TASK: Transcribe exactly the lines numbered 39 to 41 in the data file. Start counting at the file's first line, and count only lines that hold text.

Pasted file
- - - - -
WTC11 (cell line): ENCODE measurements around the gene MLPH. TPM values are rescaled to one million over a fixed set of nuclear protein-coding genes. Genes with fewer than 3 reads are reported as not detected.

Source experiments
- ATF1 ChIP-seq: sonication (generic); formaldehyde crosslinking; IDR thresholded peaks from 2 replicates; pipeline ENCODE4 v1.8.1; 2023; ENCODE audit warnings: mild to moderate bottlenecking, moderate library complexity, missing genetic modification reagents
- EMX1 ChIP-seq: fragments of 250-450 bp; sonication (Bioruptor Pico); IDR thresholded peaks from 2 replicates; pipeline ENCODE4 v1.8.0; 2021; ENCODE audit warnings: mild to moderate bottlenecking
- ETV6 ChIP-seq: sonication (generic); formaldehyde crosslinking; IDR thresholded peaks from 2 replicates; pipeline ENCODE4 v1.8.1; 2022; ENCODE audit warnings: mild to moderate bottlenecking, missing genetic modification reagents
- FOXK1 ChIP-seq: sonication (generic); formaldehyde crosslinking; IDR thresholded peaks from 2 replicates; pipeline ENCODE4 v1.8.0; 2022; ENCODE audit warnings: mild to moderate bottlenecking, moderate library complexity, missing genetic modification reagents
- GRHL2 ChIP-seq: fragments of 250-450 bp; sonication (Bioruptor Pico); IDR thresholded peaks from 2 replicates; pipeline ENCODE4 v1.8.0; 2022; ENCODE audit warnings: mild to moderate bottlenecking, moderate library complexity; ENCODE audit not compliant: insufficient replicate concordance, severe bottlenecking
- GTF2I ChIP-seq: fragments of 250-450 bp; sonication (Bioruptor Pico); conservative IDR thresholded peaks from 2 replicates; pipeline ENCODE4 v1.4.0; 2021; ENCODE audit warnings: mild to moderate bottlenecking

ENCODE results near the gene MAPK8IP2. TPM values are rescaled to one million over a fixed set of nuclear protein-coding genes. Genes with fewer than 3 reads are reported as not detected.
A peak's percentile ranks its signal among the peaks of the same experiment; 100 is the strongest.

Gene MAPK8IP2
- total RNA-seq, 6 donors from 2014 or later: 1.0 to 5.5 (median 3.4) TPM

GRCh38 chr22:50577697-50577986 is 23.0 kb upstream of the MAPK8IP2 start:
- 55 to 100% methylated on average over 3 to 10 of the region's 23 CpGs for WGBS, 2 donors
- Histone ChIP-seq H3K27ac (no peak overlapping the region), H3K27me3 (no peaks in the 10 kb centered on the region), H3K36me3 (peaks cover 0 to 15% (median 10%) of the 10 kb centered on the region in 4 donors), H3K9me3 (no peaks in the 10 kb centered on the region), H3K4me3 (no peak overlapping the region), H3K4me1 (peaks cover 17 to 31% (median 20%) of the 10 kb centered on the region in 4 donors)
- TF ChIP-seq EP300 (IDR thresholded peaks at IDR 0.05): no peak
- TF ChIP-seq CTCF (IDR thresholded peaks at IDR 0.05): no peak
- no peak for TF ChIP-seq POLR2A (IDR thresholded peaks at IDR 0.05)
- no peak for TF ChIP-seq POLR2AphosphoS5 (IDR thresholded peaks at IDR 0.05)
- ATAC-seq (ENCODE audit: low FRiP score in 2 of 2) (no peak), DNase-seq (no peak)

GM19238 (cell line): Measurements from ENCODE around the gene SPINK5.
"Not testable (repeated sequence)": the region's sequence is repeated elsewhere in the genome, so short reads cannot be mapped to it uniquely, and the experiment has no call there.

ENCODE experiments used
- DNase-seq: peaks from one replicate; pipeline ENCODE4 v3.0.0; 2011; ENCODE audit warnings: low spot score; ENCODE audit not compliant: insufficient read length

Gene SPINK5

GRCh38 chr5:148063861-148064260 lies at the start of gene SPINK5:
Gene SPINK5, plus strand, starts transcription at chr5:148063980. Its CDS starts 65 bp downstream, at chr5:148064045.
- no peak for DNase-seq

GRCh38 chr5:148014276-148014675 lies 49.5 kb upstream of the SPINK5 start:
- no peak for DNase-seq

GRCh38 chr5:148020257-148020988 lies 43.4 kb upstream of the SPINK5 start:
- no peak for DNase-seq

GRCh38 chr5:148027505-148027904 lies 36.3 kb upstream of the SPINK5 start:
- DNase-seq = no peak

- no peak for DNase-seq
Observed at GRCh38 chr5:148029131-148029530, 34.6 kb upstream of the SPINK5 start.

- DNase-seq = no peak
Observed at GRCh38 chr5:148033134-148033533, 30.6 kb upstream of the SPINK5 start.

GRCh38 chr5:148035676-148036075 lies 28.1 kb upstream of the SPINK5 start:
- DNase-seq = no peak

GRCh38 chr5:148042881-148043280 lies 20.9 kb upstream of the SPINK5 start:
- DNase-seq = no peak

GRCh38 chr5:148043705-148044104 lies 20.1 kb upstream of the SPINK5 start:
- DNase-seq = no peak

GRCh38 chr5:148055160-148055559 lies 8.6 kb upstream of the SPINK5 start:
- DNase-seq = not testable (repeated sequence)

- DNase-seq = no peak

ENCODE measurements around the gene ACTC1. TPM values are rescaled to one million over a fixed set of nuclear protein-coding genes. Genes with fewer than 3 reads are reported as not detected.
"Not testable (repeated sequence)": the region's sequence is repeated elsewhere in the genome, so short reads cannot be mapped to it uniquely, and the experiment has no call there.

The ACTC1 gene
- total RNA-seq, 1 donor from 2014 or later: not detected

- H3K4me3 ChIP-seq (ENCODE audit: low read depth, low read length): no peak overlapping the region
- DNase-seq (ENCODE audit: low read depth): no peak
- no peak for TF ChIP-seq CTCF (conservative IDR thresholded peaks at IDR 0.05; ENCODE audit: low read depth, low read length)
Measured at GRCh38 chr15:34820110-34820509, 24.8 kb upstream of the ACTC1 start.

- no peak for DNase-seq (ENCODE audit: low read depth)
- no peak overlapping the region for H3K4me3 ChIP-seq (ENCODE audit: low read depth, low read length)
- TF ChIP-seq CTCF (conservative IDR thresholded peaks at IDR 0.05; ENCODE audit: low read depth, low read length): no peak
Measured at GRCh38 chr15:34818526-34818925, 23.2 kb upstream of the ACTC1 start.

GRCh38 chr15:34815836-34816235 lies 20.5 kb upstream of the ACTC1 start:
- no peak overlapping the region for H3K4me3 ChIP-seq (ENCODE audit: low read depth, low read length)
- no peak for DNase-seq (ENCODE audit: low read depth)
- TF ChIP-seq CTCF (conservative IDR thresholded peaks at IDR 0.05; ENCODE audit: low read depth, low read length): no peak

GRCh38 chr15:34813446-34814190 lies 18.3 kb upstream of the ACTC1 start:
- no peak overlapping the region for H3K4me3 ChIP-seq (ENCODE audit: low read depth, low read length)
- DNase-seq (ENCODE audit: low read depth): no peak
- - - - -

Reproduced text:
GRCh38 chr5:148035676-148036075 lies 28.1 kb upstream of the SPINK5 start:
- DNase-seq = no peak

GRCh38 chr5:148042881-148043280 lies 20.9 kb upstream of the SPINK5 start: